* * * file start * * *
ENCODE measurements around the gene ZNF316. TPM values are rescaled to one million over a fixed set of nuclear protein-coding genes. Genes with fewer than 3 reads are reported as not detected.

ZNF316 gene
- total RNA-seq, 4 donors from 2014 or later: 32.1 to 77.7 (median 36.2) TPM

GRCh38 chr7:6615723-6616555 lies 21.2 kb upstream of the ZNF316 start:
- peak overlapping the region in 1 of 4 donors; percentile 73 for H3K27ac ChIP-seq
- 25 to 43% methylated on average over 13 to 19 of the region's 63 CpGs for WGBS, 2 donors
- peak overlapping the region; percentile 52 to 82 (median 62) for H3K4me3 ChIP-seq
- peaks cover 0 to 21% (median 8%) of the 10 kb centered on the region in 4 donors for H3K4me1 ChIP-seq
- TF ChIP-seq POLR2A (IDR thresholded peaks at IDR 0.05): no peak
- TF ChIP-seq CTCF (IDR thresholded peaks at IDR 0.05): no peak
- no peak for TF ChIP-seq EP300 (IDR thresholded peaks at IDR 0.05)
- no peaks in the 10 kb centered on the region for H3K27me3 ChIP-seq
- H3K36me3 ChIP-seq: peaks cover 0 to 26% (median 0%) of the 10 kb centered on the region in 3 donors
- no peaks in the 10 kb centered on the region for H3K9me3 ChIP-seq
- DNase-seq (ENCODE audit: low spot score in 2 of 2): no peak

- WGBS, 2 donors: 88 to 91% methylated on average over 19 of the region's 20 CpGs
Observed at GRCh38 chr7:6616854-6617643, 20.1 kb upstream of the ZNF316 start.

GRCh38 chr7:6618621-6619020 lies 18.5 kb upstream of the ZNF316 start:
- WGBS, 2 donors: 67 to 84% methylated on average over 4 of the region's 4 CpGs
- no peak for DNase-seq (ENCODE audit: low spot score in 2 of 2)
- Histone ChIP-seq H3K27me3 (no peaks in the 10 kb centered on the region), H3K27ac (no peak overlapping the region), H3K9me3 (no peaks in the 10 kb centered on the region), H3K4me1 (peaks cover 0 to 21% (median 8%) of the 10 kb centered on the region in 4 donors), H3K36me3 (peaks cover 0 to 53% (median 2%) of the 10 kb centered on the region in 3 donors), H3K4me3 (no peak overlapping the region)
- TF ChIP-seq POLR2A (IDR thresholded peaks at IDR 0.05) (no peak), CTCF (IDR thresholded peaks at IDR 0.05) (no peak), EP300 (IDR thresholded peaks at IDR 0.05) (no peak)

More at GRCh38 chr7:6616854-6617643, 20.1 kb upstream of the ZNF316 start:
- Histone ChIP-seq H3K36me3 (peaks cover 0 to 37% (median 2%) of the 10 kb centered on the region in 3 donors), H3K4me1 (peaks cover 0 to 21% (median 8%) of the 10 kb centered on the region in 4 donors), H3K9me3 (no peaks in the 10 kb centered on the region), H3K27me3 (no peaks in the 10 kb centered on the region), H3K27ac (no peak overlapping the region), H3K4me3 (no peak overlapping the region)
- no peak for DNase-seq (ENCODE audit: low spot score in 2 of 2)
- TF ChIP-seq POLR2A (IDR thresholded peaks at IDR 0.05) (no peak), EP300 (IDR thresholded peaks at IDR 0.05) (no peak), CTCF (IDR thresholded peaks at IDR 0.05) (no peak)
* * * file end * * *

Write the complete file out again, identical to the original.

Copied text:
ENCODE measurements around the gene ZNF316. TPM values are rescaled to one million over a fixed set of nuclear protein-coding genes. Genes with fewer than 3 reads are reported as not detected.

ZNF316 gene
- total RNA-seq, 4 donors from 2014 or later: 32.1 to 77.7 (median 36.2) TPM

GRCh38 chr7:6615723-6616555 lies 21.2 kb upstream of the ZNF316 start:
- peak overlapping the region in 1 of 4 donors; percentile 73 for H3K27ac ChIP-seq
- 25 to 43% methylated on average over 13 to 19 of the region's 63 CpGs for WGBS, 2 donors
- peak overlapping the region; percentile 52 to 82 (median 62) for H3K4me3 ChIP-seq
- peaks cover 0 to 21% (median 8%) of the 10 kb centered on the region in 4 donors for H3K4me1 ChIP-seq
- TF ChIP-seq POLR2A (IDR thresholded peaks at IDR 0.05): no peak
- TF ChIP-seq CTCF (IDR thresholded peaks at IDR 0.05): no peak
- no peak for TF ChIP-seq EP300 (IDR thresholded peaks at IDR 0.05)
- no peaks in the 10 kb centered on the region for H3K27me3 ChIP-seq
- H3K36me3 ChIP-seq: peaks cover 0 to 26% (median 0%) of the 10 kb centered on the region in 3 donors
- no peaks in the 10 kb centered on the region for H3K9me3 ChIP-seq
- DNase-seq (ENCODE audit: low spot score in 2 of 2): no peak

- WGBS, 2 donors: 88 to 91% methylated on average over 19 of the region's 20 CpGs
Observed at GRCh38 chr7:6616854-6617643, 20.1 kb upstream of the ZNF316 start.

GRCh38 chr7:6618621-6619020 lies 18.5 kb upstream of the ZNF316 start:
- WGBS, 2 donors: 67 to 84% methylated on average over 4 of the region's 4 CpGs
- no peak for DNase-seq (ENCODE audit: low spot score in 2 of 2)
- Histone ChIP-seq H3K27me3 (no peaks in the 10 kb centered on the region), H3K27ac (no peak overlapping the region), H3K9me3 (no peaks in the 10 kb centered on the region), H3K4me1 (peaks cover 0 to 21% (median 8%) of the 10 kb centered on the region in 4 donors), H3K36me3 (peaks cover 0 to 53% (median 2%) of the 10 kb centered on the region in 3 donors), H3K4me3 (no peak overlapping the region)
- TF ChIP-seq POLR2A (IDR thresholded peaks at IDR 0.05) (no peak), CTCF (IDR thresholded peaks at IDR 0.05) (no peak), EP300 (IDR thresholded peaks at IDR 0.05) (no peak)

More at GRCh38 chr7:6616854-6617643, 20.1 kb upstream of the ZNF316 start:
- Histone ChIP-seq H3K36me3 (peaks cover 0 to 37% (median 2%) of the 10 kb centered on the region in 3 donors), H3K4me1 (peaks cover 0 to 21% (median 8%) of the 10 kb centered on the region in 4 donors), H3K9me3 (no peaks in the 10 kb centered on the region), H3K27me3 (no peaks in the 10 kb centered on the region), H3K27ac (no peak overlapping the region), H3K4me3 (no peak overlapping the region)
- no peak for DNase-seq (ENCODE audit: low spot score in 2 of 2)
- TF ChIP-seq POLR2A (IDR thresholded peaks at IDR 0.05) (no peak), EP300 (IDR thresholded peaks at IDR 0.05) (no peak), CTCF (IDR thresholded peaks at IDR 0.05) (no peak)